FIG. 3 illustrates the tool string 200 of FIG. 2, wherein the frac plug has been set. To set the frac-plug assembly 225, the mandrel 245 is held by the wireline 30, through the setting mandrel 207 and adapter rod 221, as a longitudinal force is applied through the setting sleeve 209 to the adapter sleeve 220 upon contact of the setting sleeve with the adapter sleeve. Alternatively, the wireline may be retracted to the surface during actuation of the frac plug assembly so long as a tensile force exerted by the wireline is less than that required to fracture the shear pin 222 b. The setting force is transferred to the setting rings 227 a,b and then to the slip 229 a, and then to the first slip cone 230 a, thereby fracturing the first shear pin 249 c. The force is then transferred through the various members 232 a, 234 a, 235 a, 240, 235 b, 234 b, and 232 b to the second slip cone 230 b, thereby fracturing the second shear pin 249 c. Alternatively, the shear pins 249 c may fracture simultaneously or in any order. The slips 229 a,b move along the tapered surface of the respective cones 230 a,b and contact an inner surface of a the casing 55 b. The longitudinal and radial forces applied to slips 229 a,b causes the recessed grooves to fracture into equal segments, permitting the serrations or teeth of the slips 229 a, b to firmly engage the inner surface of the casing 55 b.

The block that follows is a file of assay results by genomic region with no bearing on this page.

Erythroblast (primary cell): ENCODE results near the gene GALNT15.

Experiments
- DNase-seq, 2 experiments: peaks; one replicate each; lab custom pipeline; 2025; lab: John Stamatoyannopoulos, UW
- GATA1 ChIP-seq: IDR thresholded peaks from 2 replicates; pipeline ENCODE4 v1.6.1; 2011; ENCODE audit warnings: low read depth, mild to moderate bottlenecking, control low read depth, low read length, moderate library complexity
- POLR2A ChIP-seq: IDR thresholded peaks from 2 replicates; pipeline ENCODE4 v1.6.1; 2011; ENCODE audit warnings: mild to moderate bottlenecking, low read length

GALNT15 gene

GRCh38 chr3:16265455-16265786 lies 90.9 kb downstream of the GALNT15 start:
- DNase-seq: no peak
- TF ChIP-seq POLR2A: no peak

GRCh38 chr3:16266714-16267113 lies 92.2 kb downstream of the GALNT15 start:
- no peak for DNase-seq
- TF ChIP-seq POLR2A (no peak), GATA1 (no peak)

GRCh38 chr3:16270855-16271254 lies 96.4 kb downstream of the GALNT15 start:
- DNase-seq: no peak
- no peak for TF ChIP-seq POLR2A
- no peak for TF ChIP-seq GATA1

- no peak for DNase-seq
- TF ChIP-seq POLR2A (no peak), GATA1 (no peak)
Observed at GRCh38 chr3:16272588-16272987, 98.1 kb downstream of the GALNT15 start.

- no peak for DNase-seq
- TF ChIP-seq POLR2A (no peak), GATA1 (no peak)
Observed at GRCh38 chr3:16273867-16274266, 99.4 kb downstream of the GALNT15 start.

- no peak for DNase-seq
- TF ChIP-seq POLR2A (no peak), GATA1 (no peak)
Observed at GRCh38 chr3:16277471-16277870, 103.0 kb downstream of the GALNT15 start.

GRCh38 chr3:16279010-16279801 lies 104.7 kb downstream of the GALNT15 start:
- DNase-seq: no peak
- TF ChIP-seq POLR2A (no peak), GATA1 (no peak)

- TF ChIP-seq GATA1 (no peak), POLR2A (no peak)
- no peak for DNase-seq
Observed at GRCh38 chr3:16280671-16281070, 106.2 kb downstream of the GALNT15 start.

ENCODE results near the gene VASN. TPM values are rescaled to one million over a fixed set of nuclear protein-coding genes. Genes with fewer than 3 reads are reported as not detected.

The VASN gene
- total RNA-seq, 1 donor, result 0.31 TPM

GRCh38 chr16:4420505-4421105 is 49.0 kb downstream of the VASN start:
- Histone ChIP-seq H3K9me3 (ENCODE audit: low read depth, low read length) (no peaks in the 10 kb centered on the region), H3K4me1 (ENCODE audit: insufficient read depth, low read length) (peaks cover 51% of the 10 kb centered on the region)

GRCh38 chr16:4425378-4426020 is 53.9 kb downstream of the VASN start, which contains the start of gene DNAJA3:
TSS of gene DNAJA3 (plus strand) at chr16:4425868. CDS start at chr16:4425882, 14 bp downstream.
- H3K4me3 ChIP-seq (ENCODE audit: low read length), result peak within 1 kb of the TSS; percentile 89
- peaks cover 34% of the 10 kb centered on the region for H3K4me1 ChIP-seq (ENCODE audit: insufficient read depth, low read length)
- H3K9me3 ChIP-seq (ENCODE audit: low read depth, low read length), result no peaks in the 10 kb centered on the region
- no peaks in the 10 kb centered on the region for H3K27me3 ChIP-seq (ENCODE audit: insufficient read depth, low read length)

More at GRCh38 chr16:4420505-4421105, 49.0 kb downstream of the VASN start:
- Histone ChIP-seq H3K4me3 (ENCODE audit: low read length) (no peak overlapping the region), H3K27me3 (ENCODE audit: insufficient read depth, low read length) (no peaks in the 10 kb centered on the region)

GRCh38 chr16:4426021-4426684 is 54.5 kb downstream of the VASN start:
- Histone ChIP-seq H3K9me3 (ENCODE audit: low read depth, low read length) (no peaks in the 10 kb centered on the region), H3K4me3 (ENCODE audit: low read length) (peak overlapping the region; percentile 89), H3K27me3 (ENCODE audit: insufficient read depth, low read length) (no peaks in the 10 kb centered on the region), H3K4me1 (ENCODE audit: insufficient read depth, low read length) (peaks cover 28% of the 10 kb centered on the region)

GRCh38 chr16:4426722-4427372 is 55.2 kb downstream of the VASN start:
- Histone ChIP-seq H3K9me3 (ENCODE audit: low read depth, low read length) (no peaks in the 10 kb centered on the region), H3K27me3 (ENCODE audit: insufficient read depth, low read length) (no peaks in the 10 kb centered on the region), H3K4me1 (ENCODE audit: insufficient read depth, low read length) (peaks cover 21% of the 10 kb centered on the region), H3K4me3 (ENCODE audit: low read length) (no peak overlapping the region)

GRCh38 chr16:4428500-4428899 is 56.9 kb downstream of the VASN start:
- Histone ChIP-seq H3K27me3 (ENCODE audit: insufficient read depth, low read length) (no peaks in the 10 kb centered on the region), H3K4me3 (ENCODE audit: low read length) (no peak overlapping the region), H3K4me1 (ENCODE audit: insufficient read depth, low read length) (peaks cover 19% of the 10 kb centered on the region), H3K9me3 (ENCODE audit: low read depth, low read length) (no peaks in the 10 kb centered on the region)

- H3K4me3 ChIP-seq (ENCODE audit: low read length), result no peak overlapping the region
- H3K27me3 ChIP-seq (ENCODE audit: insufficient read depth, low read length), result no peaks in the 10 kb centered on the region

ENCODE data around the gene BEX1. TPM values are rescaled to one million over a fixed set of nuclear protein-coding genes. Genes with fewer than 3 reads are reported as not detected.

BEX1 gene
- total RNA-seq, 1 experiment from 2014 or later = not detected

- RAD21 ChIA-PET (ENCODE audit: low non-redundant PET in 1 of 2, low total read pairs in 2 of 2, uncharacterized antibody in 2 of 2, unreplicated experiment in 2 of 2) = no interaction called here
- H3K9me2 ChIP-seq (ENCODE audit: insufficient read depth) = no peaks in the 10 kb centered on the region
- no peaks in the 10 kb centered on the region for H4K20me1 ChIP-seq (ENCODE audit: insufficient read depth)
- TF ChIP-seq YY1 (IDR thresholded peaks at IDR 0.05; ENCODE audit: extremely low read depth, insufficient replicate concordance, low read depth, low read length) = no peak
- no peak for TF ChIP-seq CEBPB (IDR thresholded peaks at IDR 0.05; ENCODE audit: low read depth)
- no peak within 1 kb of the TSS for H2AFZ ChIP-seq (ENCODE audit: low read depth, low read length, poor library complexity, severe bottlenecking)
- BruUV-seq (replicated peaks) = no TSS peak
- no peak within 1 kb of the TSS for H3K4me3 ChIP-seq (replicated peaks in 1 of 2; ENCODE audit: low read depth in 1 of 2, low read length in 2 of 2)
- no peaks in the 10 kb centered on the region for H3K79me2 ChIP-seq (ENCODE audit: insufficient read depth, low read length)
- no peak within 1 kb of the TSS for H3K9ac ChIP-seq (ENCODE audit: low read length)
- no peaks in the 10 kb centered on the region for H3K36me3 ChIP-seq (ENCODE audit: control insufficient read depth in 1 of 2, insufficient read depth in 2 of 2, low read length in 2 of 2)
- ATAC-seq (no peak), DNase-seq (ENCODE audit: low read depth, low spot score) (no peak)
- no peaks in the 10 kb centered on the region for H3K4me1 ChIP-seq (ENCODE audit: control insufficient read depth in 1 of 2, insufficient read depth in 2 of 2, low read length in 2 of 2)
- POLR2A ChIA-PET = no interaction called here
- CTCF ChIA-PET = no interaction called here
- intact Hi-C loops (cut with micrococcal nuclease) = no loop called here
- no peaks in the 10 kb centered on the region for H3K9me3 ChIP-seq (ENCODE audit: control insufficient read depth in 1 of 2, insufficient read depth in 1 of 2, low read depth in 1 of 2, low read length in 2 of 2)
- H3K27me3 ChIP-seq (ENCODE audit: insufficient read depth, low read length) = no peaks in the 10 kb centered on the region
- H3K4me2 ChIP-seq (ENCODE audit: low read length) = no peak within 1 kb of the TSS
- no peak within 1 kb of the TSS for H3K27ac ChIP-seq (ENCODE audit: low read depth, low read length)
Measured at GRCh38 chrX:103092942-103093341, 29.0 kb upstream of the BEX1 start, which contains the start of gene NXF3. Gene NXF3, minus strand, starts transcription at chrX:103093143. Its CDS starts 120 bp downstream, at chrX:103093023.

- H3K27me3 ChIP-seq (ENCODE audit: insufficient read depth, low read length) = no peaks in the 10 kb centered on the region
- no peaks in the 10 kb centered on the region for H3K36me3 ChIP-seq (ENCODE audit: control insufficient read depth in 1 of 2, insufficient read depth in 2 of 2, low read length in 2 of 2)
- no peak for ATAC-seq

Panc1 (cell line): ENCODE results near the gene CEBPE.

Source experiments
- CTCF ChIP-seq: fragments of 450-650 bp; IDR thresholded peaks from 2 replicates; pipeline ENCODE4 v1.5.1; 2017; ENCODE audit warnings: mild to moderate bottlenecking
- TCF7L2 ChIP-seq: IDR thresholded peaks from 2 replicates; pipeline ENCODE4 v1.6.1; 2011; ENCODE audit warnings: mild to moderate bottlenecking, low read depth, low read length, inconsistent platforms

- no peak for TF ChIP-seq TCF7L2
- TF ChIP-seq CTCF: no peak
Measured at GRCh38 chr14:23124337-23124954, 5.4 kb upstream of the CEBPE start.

Longitudinal movement of the slip cones 230 a,b transfers force to the expansion support rings 232 a,b. The expansion support rings 232 a,b move across the tapered first section of the expansion rings 234 a,b. As the support rings 232 a,b move longitudinally, the first section of the support rings 232 a,b expands radially from the mandrel 245 while the wedges hinge radially toward the casing 55 b. At a pre-determined force, the wedges break away or separate from respective first sections of the support rings 232 a,b. The wedges then extend radially outward to engage the casing 55 b. The expansion rings 234 a,b flow and expand as they are forced across the tapered sections of the respective element cones 235 a,b. As the expansion rings 234 a,b flow and expand, the expansion rings 234 a,b fill the gaps or voids between the wedges of the respective support rings 232 a,b.

The growth of the expansion rings 234 a,b applies a collapse load through the element cones 235 a,b on the mandrel 245, which helps prevent slippage of the frac plug 225, once activated. The element cones 235 a,b then longitudinally compress and radially expand the sealing member 240 to seal an annulus formed between the mandrel 245 and an inner diameter of the casing 55 b.